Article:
There is one thing on the mind of
many folks involved in the oil and gas industry – the upcoming OPEC meeting in
Vienna. On June 25, 2019, the 176th OPEC meeting will
In fact, there are already
reports out there attempting to predict the potential impacts of the upcoming
OPEC meeting and other global factors on the price of oil – check out this
recent article from Bloomberg entitled, Bulls
Beware: The 2020 Oil Market is Quickly Turning Ugly.
While oil prices have increased slightly today, they are still lower than many would like to see. As of this post, WTI Crude is at $52.25 per barrel and Brent Crude is at $61.36 per barrel, according to Bloomberg Energy. Of significant impact on oil prices is the fundamental nature of supply and demand – stockpiles are reportedly high (ish) and demand is currently low (ish), and may be going lower.
Oil & Gas 360 released an
article entitled, Goldman
Sees Hard Path to OPEC+ Extension that discusses these supply and demand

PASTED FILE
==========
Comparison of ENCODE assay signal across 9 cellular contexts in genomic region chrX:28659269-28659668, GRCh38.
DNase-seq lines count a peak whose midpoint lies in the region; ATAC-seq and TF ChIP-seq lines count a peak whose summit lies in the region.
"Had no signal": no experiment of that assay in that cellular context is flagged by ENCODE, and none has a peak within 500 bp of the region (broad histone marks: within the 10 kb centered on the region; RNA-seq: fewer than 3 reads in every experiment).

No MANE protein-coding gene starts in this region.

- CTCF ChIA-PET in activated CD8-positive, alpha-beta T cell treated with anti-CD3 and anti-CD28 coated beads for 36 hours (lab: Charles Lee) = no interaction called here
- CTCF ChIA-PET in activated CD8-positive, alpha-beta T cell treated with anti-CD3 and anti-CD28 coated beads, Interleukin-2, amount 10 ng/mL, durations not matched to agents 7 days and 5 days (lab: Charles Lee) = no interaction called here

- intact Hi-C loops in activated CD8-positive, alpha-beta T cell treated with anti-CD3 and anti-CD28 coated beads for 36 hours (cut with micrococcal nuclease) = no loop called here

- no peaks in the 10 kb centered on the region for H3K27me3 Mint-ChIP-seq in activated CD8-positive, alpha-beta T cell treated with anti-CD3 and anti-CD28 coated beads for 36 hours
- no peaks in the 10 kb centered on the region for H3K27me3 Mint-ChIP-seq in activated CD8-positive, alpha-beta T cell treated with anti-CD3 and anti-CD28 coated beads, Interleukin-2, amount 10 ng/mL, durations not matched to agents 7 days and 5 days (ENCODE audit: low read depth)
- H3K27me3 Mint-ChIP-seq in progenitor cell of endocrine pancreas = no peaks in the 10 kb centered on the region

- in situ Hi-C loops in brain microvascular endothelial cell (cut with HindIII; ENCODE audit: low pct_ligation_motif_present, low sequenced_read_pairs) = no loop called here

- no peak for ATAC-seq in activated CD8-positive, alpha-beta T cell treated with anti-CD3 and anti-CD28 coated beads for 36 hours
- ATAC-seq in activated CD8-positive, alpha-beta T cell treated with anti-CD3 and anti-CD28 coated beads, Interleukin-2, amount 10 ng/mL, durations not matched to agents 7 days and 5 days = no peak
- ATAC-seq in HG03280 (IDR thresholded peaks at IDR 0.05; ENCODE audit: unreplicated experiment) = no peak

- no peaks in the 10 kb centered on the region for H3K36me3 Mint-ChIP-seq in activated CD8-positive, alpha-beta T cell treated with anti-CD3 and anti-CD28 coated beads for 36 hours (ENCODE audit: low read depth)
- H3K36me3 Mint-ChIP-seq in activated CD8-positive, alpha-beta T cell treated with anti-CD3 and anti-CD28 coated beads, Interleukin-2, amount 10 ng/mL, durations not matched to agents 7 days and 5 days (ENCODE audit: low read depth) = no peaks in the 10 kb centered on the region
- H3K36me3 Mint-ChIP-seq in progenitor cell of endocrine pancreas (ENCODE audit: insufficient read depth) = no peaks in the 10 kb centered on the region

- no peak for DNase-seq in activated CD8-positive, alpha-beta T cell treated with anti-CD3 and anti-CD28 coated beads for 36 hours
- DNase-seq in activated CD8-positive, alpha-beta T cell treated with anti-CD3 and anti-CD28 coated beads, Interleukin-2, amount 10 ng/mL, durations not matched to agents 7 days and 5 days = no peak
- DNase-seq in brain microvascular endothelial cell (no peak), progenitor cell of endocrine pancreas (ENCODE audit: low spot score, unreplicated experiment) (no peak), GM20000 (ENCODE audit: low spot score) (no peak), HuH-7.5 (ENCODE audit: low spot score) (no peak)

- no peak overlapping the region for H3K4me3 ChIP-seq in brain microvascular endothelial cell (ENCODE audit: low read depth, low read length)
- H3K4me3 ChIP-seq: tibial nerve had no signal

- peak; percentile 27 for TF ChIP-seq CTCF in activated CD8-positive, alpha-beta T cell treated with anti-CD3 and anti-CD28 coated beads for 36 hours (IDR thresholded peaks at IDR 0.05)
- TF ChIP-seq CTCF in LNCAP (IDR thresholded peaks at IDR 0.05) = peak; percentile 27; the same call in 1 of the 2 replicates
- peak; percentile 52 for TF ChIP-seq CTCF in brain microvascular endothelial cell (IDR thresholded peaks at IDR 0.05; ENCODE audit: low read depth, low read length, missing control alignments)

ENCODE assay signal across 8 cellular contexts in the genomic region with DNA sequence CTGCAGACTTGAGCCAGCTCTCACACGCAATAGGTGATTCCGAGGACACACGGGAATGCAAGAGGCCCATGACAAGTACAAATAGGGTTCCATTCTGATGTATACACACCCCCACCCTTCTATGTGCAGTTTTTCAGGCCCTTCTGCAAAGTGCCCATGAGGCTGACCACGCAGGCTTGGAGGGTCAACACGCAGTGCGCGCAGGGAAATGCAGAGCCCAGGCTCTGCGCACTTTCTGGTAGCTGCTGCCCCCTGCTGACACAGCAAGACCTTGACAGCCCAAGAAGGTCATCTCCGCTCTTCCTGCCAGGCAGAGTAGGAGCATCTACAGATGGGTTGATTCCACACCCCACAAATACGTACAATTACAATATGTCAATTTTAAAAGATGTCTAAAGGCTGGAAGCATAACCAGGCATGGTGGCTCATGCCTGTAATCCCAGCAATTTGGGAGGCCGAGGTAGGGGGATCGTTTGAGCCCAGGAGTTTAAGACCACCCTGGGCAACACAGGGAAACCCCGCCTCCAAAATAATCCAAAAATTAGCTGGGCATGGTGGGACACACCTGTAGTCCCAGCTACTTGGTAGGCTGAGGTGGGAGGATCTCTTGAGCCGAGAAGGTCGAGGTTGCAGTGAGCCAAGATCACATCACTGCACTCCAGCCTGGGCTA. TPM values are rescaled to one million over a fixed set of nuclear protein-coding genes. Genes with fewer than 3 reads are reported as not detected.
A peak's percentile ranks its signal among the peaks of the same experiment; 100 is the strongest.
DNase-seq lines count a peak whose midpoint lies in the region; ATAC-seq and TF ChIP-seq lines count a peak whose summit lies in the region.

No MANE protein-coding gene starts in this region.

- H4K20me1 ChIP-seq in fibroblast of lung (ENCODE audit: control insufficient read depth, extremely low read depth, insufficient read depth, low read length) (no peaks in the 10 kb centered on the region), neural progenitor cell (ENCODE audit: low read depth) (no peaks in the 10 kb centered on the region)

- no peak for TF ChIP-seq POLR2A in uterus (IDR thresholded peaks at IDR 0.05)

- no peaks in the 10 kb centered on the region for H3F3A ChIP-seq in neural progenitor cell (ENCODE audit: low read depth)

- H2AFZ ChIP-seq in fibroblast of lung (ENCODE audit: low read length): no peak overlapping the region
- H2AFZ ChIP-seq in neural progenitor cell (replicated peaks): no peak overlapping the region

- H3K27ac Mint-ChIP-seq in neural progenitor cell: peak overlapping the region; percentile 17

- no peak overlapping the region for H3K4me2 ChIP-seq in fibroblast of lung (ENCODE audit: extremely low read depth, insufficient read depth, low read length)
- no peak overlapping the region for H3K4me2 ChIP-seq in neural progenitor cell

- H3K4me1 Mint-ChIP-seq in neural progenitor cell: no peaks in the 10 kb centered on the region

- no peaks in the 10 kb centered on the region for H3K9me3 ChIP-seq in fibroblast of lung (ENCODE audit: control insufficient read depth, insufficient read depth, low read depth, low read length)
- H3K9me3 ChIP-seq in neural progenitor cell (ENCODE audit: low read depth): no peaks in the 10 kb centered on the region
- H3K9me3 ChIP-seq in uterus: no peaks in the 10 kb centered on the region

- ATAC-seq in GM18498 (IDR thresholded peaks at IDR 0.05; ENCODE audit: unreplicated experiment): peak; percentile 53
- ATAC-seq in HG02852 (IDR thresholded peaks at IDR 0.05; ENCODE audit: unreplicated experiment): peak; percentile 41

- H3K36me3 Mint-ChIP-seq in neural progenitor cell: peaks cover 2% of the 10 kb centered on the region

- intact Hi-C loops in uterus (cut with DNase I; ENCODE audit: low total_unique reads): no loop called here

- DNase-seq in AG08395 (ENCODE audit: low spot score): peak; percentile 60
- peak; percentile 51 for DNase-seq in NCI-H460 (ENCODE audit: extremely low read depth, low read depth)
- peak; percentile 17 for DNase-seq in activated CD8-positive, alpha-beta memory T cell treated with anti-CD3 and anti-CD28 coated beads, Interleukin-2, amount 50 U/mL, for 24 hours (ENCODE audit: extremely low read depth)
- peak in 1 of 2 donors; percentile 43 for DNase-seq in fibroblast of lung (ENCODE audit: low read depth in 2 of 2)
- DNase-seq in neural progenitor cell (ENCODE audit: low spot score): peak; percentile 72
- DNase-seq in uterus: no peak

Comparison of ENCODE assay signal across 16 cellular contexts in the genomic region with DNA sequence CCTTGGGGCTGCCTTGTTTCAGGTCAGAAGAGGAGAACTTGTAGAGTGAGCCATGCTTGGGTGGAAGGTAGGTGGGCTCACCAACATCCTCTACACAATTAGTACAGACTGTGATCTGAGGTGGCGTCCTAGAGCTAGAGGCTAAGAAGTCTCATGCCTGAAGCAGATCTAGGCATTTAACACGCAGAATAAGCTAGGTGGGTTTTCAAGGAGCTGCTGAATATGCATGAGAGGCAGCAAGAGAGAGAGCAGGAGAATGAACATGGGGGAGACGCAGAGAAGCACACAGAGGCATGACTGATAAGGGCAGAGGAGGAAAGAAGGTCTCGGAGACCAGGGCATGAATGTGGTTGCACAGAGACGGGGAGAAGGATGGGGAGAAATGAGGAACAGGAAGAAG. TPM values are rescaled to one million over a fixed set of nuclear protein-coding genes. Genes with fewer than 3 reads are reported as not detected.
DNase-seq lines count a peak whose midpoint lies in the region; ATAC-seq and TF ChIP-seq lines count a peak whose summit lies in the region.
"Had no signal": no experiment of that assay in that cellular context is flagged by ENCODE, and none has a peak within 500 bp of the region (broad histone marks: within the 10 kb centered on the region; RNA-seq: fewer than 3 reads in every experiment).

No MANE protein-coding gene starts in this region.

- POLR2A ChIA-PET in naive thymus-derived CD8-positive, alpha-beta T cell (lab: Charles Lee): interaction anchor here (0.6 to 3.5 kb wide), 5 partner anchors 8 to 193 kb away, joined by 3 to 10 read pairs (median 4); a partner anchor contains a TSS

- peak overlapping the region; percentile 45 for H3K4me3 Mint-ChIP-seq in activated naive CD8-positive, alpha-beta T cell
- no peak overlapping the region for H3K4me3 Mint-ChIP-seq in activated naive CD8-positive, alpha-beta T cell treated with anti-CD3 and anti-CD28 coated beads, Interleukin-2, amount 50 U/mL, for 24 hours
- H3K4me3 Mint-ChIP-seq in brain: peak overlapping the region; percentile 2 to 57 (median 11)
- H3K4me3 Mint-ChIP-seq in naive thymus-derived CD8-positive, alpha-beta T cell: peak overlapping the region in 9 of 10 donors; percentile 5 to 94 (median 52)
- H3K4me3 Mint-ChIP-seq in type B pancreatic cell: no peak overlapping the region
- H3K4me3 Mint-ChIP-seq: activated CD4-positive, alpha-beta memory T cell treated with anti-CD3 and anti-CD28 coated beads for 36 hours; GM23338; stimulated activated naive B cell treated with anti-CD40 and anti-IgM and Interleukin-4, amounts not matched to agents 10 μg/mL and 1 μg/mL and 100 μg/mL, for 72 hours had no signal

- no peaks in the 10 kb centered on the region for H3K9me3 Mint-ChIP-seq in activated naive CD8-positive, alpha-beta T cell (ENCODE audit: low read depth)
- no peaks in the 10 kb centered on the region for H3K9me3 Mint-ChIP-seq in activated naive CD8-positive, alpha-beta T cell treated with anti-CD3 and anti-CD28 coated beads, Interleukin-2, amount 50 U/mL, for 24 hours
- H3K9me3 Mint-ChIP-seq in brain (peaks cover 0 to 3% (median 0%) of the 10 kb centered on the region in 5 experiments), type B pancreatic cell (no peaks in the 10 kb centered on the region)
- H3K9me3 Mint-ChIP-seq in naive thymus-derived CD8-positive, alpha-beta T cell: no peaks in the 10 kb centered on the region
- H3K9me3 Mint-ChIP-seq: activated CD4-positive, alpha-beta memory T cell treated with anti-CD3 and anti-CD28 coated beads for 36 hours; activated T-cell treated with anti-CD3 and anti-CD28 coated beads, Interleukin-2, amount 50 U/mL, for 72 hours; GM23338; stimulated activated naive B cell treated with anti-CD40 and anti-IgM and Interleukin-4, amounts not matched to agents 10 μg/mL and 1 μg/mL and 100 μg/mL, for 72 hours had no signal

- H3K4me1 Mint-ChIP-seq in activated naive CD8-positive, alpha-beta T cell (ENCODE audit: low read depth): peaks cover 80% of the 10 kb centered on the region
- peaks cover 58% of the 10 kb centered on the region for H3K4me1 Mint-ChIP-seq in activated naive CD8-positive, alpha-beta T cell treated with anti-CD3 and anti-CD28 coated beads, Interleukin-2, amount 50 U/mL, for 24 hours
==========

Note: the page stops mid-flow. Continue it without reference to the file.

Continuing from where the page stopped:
issues in the context of the upcoming OPEC meeting in detail. The bottom line is that we may be going into
the OPEC meeting with many uncertainties as to whether production cuts will be
extended. According to the Oil
& Gas 360 article, stockpiles are currently at their highest level
since mid-2017 and this oversupply is present “amid slower demand growth.”
According to the U.S. Energy
Information Administration (“EIA”) Short-Term
Energy Outlook which was released June 11, 2019:
Annual U.S. crude oil
production reached a record 11.0 million b/d in 2018.
EIA forecasts that U.S. production will
increase by 1.4 million b/d in 2019 and by 0.9 million b/d in 2020, with
2020 production averaging 13.3 million b/d. Despite EIA’s expectation for
slowing growth, the 2019 forecast would
be the second-largest annual growth on record (following 1.6 million b/d in
2018), and the 2020 forecast would be the fifth-largest growth on record.
The takeaway from this is easily
summed up by a recent CNBC article entitled, Oil
Steadies as OPEC Supply Cuts Counter Growth Concerns as follows: “While the talk of
prolonged supply restraint is supporting prices, concern about slowing demand
and economic growth has had a bigger impact on sentiment.”
oversupplied? Is there too much oil in
inventories? How much will global oil demand drop?
wait and see…stay tuned!